While many state and local governments see full funding as the key to the fiscal sustainability of their pension funds, a new brief from the Center of Retirement Research at Boston College suggests an alternative path.
In the brief — The Sustainability of State & Local Pensions: A Public Finance Approach — author Louise Sheiner suggests stabilizing pension debt as a share of the economy.
To assess the feasibility of the approach, Ms. Sheiner projected the future annual flow of benefit payments of a sample of 40 state and local pension funds — the 20 largest public pension funds plus 20 others selected to match the CRR Public Plans Database's national sample in terms of funding, budgetary and demographic characteristics, and then estimated the contribution increase necessary to stabilize the ratio of pension debt to the economy.
Utilizing data from 2017 fiscal year annual statements from the pension funds, Ms. Sheiner projected that the ratio of beneficiaries to current workers in state and local governments will rise about 36% between 2017 and 2040 and then mostly stabilize. Despite that rising ratio, annual benefit payments as a share of the economy are already near their peak. This is because most pension funds do not completely index their retiree benefits for inflation, and because many pension funds have gradually been making changes to benefits such as raising retirement ages. The reduced growth in average future benefits for current workers mostly offsets the increase in the beneficiary/worker ratio, according to Ms. Sheiner.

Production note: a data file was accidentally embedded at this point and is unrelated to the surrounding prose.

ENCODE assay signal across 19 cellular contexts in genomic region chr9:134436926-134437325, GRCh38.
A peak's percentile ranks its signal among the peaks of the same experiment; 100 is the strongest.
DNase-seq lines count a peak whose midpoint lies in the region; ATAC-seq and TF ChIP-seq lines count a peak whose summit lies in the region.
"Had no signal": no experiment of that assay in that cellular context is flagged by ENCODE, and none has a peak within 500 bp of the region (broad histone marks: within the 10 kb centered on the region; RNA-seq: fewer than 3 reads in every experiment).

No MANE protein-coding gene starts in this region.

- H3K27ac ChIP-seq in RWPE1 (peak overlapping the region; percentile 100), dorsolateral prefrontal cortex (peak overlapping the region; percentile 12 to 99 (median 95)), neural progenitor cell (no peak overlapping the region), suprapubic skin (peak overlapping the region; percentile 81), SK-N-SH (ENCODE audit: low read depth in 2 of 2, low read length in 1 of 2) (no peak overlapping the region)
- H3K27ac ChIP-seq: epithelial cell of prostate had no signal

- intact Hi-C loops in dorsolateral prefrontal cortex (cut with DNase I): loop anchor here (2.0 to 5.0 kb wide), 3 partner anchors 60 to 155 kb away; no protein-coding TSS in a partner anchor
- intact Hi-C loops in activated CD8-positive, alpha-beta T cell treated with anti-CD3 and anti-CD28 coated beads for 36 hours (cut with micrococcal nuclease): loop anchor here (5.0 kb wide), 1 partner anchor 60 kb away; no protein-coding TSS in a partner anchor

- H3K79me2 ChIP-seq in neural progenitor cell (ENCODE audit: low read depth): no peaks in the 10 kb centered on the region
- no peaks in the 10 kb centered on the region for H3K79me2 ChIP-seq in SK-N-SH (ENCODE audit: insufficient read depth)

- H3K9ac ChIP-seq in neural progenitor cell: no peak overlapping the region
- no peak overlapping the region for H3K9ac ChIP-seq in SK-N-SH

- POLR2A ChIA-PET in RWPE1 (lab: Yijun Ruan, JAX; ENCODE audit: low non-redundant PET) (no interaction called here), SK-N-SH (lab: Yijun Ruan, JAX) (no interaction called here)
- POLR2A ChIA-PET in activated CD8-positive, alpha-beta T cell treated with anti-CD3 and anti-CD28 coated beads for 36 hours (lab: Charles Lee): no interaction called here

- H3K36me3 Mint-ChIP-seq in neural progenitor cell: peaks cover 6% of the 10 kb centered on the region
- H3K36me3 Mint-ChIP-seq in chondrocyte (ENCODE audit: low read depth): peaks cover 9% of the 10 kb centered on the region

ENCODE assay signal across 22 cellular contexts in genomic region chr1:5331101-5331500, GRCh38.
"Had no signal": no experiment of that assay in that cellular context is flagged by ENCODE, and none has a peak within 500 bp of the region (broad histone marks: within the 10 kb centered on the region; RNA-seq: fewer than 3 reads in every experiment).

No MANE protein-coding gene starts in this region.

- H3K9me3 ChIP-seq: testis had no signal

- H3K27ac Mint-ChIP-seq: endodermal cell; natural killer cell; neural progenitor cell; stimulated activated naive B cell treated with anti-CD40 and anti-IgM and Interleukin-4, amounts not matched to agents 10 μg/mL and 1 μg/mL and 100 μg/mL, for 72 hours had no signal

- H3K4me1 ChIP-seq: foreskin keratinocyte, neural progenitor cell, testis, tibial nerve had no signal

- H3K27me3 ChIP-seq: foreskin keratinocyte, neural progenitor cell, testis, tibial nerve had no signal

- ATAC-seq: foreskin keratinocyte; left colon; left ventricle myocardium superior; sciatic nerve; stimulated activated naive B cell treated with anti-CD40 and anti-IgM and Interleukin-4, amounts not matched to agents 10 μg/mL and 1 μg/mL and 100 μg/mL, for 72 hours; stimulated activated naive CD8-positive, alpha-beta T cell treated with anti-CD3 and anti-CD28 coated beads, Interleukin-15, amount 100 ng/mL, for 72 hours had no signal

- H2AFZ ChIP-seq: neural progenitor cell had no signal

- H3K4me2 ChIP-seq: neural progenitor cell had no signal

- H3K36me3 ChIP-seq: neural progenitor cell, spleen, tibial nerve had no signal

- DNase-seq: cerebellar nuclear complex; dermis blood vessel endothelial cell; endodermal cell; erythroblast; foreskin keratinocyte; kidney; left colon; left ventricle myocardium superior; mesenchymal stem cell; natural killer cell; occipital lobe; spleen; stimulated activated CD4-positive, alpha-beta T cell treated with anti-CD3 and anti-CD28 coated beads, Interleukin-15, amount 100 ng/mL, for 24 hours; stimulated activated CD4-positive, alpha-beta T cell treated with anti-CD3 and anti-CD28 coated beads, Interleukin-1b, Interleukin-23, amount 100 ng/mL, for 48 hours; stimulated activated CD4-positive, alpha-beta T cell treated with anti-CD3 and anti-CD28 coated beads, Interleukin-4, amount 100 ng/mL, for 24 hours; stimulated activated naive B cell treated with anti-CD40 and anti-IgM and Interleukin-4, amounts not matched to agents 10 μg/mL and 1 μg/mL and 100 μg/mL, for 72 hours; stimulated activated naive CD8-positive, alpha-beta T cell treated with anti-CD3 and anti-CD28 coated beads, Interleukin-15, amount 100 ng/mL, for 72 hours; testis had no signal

There is considerable variation in pension fund health across state and local governments, but Ms. Sheiner in simulating various scenarios shows that the majority of pension funds are not likely to exhaust their assets within the next two decades. Under a highly pessimistic return scenario of an annualized 0.5% over the next 30 years, plans would have to increase contributions by 14.7% to get the ratio of pension debt to gross domestic product to a level seen today, while contributions would need to increase 47.2% during that same period to achieve 100% funding. A less pessimistic, but still fairly conservative, annualized return of 4.5% over the next 30 years could see pension funds afford contributing 3% less and still achieving today's pension debt/GDP ratio. Under the scenario of full 100% funding, plans would need to contribute 14.7% more.
These contribution increases are roughly equal to those adopted by pension funds over the past 20 years, Ms. Sheiner said.
Ms. Sheiner is the Robert S. Kerr senior fellow in economic studies and policy director for the Hutchins Center on Fiscal and Monetary Policy at the Brookings Institution. She could not be immediately reached for further information.
The brief is available on the Center for Retirement Research's website.